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Hospitals Worldwide Detain Patients If They Cant Pay The Bill

Earlier this month, the High Court ruled again that imprisoning patients “is not one of the acceptable avenues [for hospitals] to recover debt.

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Margaret Oliele, a former detained patient, poses for a portrait in her home in Nairobi, Kenya. VOA

Doctors at Nairobi’s Kenyatta National Hospital have told Robert Wanyonyi there’s nothing more they can do for him. Yet more than a year after he first arrived, shot and paralyzed in a robbery, the ex-shopkeeper remains trapped in the hospital.

Because Wanyonyi cannot pay his bill of nearly 4 million Kenyan shillings ($39,570), administrators are refusing to let him leave his fourth-floor bed.

At Kenyatta National Hospital and at an astonishing number of hospitals around the world, if you don’t pay up, you don’t go home.

The hospitals often illegally detain patients long after they should be medically discharged, using armed guards, locked doors and even chains to hold those who have not settled their accounts. Even death does not guarantee release: Kenyan hospitals and morgues are holding hundreds of bodies until families can pay their loved ones’ bills, government officials say.

An Associated Press investigation has found evidence of hospital imprisonments in more than 30 countries worldwide, according to hospital records, patient lists and interviews with dozens of doctors, nurses, health academics, patients and administrators. The detentions were found in countries including the Philippines, India, China, Thailand, Lithuania, Bulgaria, Bolivia and Iran. Of more than 20 hospitals visited by the AP in Congo, only one did not detain patients.

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A relative adjusts the oxygen mask of a tuberculosis patient at a TB hospital on World Tuberculosis Day in Hyderabad, India. VOA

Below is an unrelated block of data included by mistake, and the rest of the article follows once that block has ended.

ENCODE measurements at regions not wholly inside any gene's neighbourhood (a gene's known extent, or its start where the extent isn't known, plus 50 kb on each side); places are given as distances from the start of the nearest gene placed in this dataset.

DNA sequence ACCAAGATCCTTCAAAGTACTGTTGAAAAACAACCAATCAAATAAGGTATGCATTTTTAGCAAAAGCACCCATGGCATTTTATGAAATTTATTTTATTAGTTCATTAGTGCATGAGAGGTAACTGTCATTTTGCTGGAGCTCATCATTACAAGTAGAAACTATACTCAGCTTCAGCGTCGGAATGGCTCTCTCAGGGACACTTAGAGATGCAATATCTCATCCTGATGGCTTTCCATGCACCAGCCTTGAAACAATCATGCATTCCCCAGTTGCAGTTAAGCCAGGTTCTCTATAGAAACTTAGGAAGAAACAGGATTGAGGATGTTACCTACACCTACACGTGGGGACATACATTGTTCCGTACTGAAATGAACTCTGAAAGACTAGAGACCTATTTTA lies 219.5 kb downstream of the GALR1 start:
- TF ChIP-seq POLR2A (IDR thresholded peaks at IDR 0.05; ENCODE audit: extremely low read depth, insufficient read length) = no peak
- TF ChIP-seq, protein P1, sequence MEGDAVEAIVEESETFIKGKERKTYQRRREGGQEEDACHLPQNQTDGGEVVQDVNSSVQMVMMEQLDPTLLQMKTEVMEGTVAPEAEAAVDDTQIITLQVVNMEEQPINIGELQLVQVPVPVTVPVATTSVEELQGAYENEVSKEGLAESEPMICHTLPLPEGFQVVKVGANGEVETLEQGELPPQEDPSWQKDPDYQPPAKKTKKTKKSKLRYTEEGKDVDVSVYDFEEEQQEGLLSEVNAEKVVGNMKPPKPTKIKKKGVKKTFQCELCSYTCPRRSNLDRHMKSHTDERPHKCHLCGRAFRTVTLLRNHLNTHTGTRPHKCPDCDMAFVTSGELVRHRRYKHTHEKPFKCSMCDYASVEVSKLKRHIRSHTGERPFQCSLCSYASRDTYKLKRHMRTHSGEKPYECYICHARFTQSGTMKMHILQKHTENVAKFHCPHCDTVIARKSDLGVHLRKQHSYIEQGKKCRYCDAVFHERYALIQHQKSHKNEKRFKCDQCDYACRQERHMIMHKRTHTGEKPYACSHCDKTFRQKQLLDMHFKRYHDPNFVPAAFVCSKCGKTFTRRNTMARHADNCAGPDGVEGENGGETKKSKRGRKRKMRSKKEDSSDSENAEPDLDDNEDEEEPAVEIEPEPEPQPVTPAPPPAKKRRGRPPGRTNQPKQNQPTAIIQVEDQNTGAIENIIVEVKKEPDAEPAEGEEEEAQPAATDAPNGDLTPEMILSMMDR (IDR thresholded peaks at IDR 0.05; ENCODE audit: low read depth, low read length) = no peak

Millions possibly affected

“What’s striking about this issue is that the more we look for this, the more we find it,” said Dr. Ashish Jha, director of the Harvard Global Health Institute. “It’s probably hundreds of thousands, if not millions of people that this affects worldwide.”

During several August visits to Kenyatta National Hospital — a major medical institution designated a Center of Excellence by the U.S. Centers for Disease Control and Prevention — the AP witnessed armed guards in military fatigues standing watch over patients. Detainees slept on bedsheets on the floor in cordoned-off rooms. Guards prevented one worried father from seeing his detained toddler.

Kenya’s ministry of health and Kenyatta canceled several scheduled interviews with the AP and declined to respond to repeated requests for comment.

Health experts decry hospital imprisonment as a human rights violation. Yet the United Nations, U.S. and international health agencies, donors and charities have all remained silent while pumping billions of dollars into these countries to support their splintered health systems or to fight outbreaks of diseases including AIDS and malaria.

“People know patients are being held prisoner, but they probably think they have bigger battles in public health to fight, so they just have to let this go,” said Sophie Harman, a global health expert at Queen Mary University of London.

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Detained patients lie on beds in the Kenyatta National Hospital in Nairobi, Kenya. VOA